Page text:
MicroMonsta tear-down

Audiothingies MicroMonsta

The Audiothingies MicroMonsta is probably the best polyphonic synthesizer available at the under $500 price. This synthesizer is a lot of fun to play and create with, and has a huge, clean sound. And quite frankly, it is capable of providing a sound pallet that matches any of the high end digital synthesizers from Novation or Korg.

Specs (copied from Audiothingies web site):

  • 8 voices of polyphony
  • 2 oscillators, 1 sub oscillator, 1 multimode filter, 3 envelopes, 3 LFOs, 6 modulation slots, 3 scalers, 1 lag operator per voice
  • 12 oscillator types + 30 (multi-sampled) wavetables (15 factory featuring both evolving sweeps and totally random wavetables + 15 user for your own creations)
  • 8 filter types
  • Detuning options (both per voice and per oscillator)
  • Arpeggiator with step pattern editor, slide and accent capable for 303-ish arpeggiated phrases
  • Modulation matrix
  • A chorder module allowing the generation of 4-note chords within a key/scale
  • Internal FXs
  • 384 preset slots to store your sound creations

The Micromonsta is not available anymore and has been replaced by the MicroMonsta 2. As I await my turn in line to obtain the newer version, I will use this time as a good excuse for finding out just what is inside the little box.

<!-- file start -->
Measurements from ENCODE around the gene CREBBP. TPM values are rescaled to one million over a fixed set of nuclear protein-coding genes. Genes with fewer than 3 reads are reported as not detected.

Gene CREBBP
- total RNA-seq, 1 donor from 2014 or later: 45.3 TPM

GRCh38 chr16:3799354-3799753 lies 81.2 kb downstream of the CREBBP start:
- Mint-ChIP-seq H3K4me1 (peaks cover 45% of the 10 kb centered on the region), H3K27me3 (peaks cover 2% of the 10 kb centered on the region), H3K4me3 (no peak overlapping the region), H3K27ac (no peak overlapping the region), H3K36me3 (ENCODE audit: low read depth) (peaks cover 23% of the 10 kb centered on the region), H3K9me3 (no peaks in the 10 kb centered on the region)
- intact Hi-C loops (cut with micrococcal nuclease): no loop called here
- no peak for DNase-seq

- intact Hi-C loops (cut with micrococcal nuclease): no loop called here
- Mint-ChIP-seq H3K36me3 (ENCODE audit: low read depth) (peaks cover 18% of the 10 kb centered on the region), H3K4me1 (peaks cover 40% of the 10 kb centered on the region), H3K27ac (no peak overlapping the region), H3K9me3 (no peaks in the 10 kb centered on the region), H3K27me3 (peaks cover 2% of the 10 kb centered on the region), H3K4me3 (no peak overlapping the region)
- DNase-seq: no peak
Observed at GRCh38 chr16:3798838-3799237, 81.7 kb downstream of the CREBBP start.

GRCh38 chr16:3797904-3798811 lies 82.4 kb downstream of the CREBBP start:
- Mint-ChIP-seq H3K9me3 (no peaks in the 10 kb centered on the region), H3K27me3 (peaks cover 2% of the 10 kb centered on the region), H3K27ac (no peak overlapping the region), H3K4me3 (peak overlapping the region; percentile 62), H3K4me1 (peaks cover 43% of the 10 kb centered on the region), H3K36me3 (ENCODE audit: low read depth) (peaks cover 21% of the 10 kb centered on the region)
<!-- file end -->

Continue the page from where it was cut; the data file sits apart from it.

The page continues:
Opening the box is straight forward, as there are no screws holding it together. Just remove all of the knobs and pop up each side of the case panel


Case Panel section

This will reveal a single circuit card held onto plastic standoffs. Then remove the plastic nuts on the audio jacks. You can then take out the 7 screws that hold the circuit card in place.

PCB Hardware Side

Case base section


PCB Component Side

The MicroMonsta has 4 integrated circuits, from right to left they are:

  1. STM32F405 ARM2 microprocessor
  2. 6N137 opto-isolator for the MIDI I/O
  3. 24LC512 EEPROM used for storing presets
  4.  CS4354 Stereo DAC for the audio output.

What surprised me was how similar the design was to the PreenFM2, as it too uses the STM32405, the 6N137 and 24LC512. The difference being the Preen uses a different DAC with an analog opamp-filter section for the audio output. The MicroMonsta’s use of the CS4354 is a more simplified design, yet still has the same or better audio path due to the CS4354 having the buffering and filtering section built into the chip.

This is not a complicated design to build and I think it would have been nice to have the Micromonsta available as a DIY. Having said all that, what did we learn?

Well, the MicroMonsta is 100% software driven synthesis, so is there any difference between it and a VST? Maybe. But only with the DAC that the MicroMonsta uses. I will need to study the spec sheet a little more and evaluate the underlying buffering/filtering section. Differences could also depend on which sound card the PC was using with the VST, but that too would be DAC dependant.

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